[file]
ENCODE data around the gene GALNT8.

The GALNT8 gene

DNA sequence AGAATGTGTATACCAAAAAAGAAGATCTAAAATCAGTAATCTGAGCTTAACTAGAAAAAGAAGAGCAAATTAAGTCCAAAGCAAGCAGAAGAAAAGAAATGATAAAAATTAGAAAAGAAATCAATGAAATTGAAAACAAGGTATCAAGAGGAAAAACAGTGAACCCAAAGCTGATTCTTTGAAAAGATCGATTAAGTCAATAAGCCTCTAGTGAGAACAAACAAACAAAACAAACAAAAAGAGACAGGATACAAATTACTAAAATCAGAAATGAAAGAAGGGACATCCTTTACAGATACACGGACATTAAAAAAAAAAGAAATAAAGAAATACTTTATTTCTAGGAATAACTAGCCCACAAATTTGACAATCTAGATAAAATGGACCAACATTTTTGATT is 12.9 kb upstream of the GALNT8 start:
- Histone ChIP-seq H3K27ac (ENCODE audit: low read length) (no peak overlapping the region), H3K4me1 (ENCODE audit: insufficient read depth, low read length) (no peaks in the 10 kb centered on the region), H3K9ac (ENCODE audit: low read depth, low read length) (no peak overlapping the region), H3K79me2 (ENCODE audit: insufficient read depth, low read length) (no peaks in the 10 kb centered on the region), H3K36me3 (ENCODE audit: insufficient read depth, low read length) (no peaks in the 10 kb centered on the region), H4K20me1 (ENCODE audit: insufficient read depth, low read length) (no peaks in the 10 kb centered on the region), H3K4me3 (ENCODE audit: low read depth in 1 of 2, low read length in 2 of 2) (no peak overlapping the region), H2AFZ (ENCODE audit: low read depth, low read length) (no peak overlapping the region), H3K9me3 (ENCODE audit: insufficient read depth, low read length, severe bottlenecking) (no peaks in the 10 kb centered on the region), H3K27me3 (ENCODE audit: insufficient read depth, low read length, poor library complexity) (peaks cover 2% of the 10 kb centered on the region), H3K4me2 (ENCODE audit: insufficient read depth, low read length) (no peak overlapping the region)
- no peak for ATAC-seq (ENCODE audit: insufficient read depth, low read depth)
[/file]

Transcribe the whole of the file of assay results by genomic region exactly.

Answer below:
ENCODE data around the gene GALNT8.

The GALNT8 gene

DNA sequence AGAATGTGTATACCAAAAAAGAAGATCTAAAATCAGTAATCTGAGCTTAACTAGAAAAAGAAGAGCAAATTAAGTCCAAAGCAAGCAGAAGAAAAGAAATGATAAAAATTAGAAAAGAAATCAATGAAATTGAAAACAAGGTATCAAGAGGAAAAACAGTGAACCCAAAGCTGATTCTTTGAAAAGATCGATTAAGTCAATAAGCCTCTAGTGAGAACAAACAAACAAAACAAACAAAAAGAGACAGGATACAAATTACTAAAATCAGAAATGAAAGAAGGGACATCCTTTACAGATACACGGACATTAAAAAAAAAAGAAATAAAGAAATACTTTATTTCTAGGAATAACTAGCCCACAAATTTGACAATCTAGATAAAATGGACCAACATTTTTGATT is 12.9 kb upstream of the GALNT8 start:
- Histone ChIP-seq H3K27ac (ENCODE audit: low read length) (no peak overlapping the region), H3K4me1 (ENCODE audit: insufficient read depth, low read length) (no peaks in the 10 kb centered on the region), H3K9ac (ENCODE audit: low read depth, low read length) (no peak overlapping the region), H3K79me2 (ENCODE audit: insufficient read depth, low read length) (no peaks in the 10 kb centered on the region), H3K36me3 (ENCODE audit: insufficient read depth, low read length) (no peaks in the 10 kb centered on the region), H4K20me1 (ENCODE audit: insufficient read depth, low read length) (no peaks in the 10 kb centered on the region), H3K4me3 (ENCODE audit: low read depth in 1 of 2, low read length in 2 of 2) (no peak overlapping the region), H2AFZ (ENCODE audit: low read depth, low read length) (no peak overlapping the region), H3K9me3 (ENCODE audit: insufficient read depth, low read length, severe bottlenecking) (no peaks in the 10 kb centered on the region), H3K27me3 (ENCODE audit: insufficient read depth, low read length, poor library complexity) (peaks cover 2% of the 10 kb centered on the region), H3K4me2 (ENCODE audit: insufficient read depth, low read length) (no peak overlapping the region)
- no peak for ATAC-seq (ENCODE audit: insufficient read depth, low read depth)